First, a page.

Building banking partnerships Featured

8:00pm EDT April 25, 2007
Among the key players in any company’s financial group are its CPA, corporate attorney and business banker. The typical business manager might feel like an orchestra conductor, giving each musician room to play a part, but trying to keep the whole thing in balance.


“Rarely do all the providers have the full picture — and it is even rarer that they have a common, shared understanding,” says David J. Janus, president and CEO of FirstMerit’s Cleveland area office. “I think the biggest synergy is the shared knowledge of the owner’s long-term strategy and goals.”

Smart Business turned to Janus for tips on keeping the relationships harmonious and in balance.

What is the basic strategy with providers?

External service providers are no different than a management team. The owner must get them all working in the same direction to execute their strategy and to accomplish the goals they set forth. Too often these service providers are privy to the piece of strategy around the particular service or project they are working on but do not have the entire picture.

A service provider might suggest a solution that fits the current situation, but another solution would be better from a long-term perspective. For example, I’ve worked with companies that wanted debt capital available for substantial growth and large equity capital distributions for estate planning purposes, to buy out shareholders, and to purchase another company with bank debt. Those objectives are in conflict with each other.

Ideally, we’d want to sort out the priorities with the owner along with the accountants, lawyers and insurance providers to find the best solution.

Does the orchestra leader analogy really work?

Yes, it does. The conductor is always trying to get the most out of each player, but they are best when in perfect harmony. Rare is the company that tries to get perfect harmony. The typical business owner views them as providing separate services and playing separate roles.

So are all equally important?

I’m not sure it matters who is most important. All would be deemed ‘trusted advisers’ of the owner but it depends on the owner’s needs and the situation to determine who plays the lead role at any particular time. The fact that each provider brings unique services to the owner suggests they are all equally important.

What other professionals should have a seat at the table?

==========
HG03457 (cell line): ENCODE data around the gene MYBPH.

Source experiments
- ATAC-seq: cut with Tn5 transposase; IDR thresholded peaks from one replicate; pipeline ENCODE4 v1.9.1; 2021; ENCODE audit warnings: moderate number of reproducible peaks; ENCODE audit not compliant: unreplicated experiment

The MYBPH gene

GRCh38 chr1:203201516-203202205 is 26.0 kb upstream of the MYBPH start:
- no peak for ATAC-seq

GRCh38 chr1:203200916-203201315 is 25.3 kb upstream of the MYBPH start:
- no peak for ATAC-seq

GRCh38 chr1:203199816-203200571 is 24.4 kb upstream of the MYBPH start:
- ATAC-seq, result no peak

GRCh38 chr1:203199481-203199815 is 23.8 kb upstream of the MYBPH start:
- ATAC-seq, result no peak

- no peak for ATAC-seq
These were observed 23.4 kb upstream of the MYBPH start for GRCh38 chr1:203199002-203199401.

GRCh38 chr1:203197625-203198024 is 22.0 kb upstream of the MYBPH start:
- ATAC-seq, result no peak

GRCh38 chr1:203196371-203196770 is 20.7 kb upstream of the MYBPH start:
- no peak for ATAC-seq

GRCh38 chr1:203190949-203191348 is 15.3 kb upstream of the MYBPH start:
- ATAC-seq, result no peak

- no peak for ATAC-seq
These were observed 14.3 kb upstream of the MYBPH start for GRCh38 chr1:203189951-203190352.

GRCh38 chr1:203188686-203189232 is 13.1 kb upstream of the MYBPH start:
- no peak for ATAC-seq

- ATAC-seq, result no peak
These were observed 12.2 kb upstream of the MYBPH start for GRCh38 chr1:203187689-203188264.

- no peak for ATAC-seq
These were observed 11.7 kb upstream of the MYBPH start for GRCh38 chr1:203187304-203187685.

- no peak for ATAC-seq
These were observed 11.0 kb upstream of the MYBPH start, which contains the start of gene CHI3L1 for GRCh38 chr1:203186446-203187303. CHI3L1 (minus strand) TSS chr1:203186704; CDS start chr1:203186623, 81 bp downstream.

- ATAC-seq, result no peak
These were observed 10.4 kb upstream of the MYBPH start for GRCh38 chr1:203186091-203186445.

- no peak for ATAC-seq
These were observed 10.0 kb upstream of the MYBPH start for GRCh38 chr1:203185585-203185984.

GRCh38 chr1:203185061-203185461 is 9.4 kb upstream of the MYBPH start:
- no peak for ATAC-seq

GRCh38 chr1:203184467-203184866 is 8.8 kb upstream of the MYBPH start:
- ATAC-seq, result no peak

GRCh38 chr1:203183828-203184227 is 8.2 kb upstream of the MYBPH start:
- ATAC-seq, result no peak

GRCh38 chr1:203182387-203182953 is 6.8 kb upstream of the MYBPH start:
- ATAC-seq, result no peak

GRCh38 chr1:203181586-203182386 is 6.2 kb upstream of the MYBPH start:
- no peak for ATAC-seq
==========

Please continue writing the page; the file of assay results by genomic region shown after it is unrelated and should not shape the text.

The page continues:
Add the commercial insurance provider into the mix and any consultants the company uses with any frequency: management consultants, HR consultants, industry consultants, and so on.

These providers all sit down with owners and sometimes with the leaders. What information you give them depends on what they need to know at the time. An owner likely would want his management team working with the CPAs on an acquisition, but the owner may not want management involved in some litigation work done by the lawyers. It’s very important that service providers know each other and effectively provide the best service possible.

Do many businesses do this?

No. In fact, I have yet to see a business owner pull together his or her entire professional service team for a strategy summit.

Should all parties have similar access to corporate records and books?

Service providers know what information they need to review. I wouldn’t suggest they all have free access to everything, but if the information is pertinent to the situation or the project then they should have access. The business owner should be in a position of complete trust with these service providers, so full disclosure is best.

Why is it important to get them all working on the same page?

Having your professional service provider group working collaboratively will yield better results, avoid surprises, mitigate potential problems, potentially head-off bad decisions and help owners meet their objectives.

I would suggest a summit among these providers once a year after the financial results are available for the most recently ended year and plans are complete for the coming year and beyond. This should be a thought-provoking session about where the owner wants to go with the business, how success is measured, how he or she plans to get there and what impediments might be in the way. Consider this group your informal board of directors. After all, you’re paying them for their advice and service, so why not get the most of synergies among them?

DAVID J. JANUS is president and CEO of FirstMerit’s Cleveland area office. Reach him at (216) 694-5658 or